Gene and Roz Chaiken establish new centers, become second-largest Penn State donors

UNIVERSITY PARK, Pa. — When perennial Penn State benefactors Gene and Roz Chaiken made their largest-ever gift in 2021 — a gift that cemented their legacy as the largest scholarship donors in Penn State history and resulted in the naming of the Susan Welch Liberal Arts Building after they had already been recognized as Philanthropists of the Year — most thought it would it be their capstone contribution to the University.

But recognition is not what motivates Gene and Roz Chaiken; helping students is.

Once again, the Chaikens have made a landmark contribution to the University. While the amount of the gift is not being disclosed publicly, it will make them the second-largest donors in Penn State history and extends their impact beyond the College of the Liberal Arts, where the bulk of their philanthropy has been focused and where they established the Roz and Gene Chaiken Center for Student Success earlier in 2021. Building upon and consolidating existing academic support services, the new gift establishes Chaiken Centers for Student Success elsewhere in the University, including Penn State Abington, the College of Information Sciences and Technology, and Penn State World Campus, as well as a University-wide student success center at University Park.

“Roz and I felt that we could extend our impact and help even more students by establishing additional Chaiken centers,” Gene said, noting that the four new centers were chosen because of their potential to succeed and to reach new populations of students.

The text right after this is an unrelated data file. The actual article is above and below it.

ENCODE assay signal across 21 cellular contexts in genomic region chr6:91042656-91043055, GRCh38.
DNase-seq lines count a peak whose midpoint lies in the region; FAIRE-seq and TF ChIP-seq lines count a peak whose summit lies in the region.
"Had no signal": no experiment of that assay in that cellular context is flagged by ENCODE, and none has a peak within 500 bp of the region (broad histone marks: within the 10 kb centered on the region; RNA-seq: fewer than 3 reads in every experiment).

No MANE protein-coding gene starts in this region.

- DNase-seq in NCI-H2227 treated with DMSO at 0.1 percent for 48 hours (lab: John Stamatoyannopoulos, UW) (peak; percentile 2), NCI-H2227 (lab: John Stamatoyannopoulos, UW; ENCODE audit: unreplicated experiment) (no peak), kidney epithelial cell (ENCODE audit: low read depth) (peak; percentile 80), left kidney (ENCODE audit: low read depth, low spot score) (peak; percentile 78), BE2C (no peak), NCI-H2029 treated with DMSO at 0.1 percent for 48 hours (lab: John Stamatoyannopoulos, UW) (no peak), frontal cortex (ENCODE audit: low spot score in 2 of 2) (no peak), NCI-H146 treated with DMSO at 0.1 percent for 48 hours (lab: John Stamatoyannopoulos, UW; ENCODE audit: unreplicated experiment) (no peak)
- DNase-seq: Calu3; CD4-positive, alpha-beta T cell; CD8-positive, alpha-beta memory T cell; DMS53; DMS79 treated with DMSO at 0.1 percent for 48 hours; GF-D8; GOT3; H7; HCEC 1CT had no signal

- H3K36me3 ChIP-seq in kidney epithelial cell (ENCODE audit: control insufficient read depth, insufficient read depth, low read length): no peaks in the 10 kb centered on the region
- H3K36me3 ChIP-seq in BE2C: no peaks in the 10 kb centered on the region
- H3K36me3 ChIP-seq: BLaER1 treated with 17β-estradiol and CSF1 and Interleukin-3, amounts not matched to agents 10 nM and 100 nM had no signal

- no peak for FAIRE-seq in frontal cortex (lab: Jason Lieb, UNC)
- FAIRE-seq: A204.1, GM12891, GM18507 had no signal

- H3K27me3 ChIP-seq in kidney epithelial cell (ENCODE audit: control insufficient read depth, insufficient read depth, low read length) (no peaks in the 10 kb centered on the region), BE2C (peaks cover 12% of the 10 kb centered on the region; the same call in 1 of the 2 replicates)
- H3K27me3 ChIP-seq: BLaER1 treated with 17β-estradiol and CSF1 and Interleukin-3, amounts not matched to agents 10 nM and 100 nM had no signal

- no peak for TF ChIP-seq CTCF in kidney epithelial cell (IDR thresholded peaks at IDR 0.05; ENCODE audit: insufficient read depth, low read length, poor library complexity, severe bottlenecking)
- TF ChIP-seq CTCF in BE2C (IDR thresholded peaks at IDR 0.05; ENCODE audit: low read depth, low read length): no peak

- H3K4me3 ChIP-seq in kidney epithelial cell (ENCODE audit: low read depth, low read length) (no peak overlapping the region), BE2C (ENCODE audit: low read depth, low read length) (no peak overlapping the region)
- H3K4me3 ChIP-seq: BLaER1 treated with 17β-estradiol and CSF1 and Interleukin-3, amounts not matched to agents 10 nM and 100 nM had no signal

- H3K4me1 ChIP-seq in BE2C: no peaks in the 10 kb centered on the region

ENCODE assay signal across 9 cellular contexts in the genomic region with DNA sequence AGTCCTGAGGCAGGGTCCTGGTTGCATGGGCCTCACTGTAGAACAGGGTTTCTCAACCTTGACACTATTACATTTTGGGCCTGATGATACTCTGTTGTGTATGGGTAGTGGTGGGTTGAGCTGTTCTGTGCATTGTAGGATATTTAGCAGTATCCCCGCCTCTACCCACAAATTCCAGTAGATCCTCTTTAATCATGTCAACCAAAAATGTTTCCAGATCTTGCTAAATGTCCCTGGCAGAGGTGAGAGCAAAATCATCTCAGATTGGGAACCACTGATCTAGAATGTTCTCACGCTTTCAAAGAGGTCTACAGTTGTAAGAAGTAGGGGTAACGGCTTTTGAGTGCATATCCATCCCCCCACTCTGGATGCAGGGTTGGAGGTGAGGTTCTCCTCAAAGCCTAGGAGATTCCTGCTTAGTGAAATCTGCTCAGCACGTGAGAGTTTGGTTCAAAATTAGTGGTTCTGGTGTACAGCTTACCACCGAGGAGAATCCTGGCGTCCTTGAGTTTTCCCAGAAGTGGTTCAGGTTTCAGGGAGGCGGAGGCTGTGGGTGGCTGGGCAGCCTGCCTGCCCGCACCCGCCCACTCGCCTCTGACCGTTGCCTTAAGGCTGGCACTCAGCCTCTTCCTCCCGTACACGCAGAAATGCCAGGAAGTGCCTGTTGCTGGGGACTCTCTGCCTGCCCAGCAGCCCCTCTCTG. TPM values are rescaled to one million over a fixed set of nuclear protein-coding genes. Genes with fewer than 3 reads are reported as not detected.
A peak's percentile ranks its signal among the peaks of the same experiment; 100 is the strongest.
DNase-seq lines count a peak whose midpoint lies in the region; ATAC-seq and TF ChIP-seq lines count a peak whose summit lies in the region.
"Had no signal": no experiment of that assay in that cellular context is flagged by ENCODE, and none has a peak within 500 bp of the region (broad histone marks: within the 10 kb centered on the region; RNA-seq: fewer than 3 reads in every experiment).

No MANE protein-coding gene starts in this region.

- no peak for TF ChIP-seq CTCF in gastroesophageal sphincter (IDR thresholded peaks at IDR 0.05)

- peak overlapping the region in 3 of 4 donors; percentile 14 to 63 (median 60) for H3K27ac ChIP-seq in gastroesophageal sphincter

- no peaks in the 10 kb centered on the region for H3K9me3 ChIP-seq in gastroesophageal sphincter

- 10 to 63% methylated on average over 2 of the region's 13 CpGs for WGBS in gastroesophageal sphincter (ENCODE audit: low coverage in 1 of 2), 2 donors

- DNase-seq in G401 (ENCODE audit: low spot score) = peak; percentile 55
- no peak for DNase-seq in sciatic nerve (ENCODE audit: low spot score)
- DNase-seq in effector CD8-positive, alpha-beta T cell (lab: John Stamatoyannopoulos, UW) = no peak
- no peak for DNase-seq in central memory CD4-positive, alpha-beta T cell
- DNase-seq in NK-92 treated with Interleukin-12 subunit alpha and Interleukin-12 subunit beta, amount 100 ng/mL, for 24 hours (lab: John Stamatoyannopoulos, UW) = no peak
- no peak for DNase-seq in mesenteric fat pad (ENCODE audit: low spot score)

“Through Gene and Roz’s extraordinary philanthropy, the Chaiken family is already synonymous with creating opportunity and success for students in the College of the Liberal Arts,” said Penn State President Neeli Bendapudi. “I am thrilled that students across the University will now benefit from the Chaiken’s profound generosity. Gene and Roz truly represent a commitment to the lifelong success of our students. Their impact on Penn State has been nothing short of transformative; I am so grateful for their continued support for our students through scholarship programs, academic endowments, and, of course, the new Chaiken Centers for Student Success.”

“We saw so much success with the first Chaiken Center that we were inspired to establish more centers like it,” Roz said, adding that she and Gene attribute the center’s success to the vision and leadership of Clarence Lang, Susan Welch Dean of the College of the Liberal Arts.

The Chaiken Center for Student Success in the College of the Liberal Arts promotes academic, personal, and professional success through peer mentoring, community building, partnerships with other Liberal Arts and University units, and more. While the new Chaiken Centers at Abington and University Park and within Penn State World Campus and the College of Information Sciences and Technology will tailor their programs to the needs of their particular student populations, Lang said he is pleased the first Chaiken Center provided a model for others.

“I am very grateful to Gene and Roz for investing in students and very proud that the Chaiken Center in our college, expertly led by inaugural director Patty Klug, served as an example for centers elsewhere in the University,” he said. “Penn State Abington, for example, is our most diverse campus in terms of student population, and World Campus serves important demographics that further diversify the University; I’m happy to see that Chaiken support will help a broader range of students.”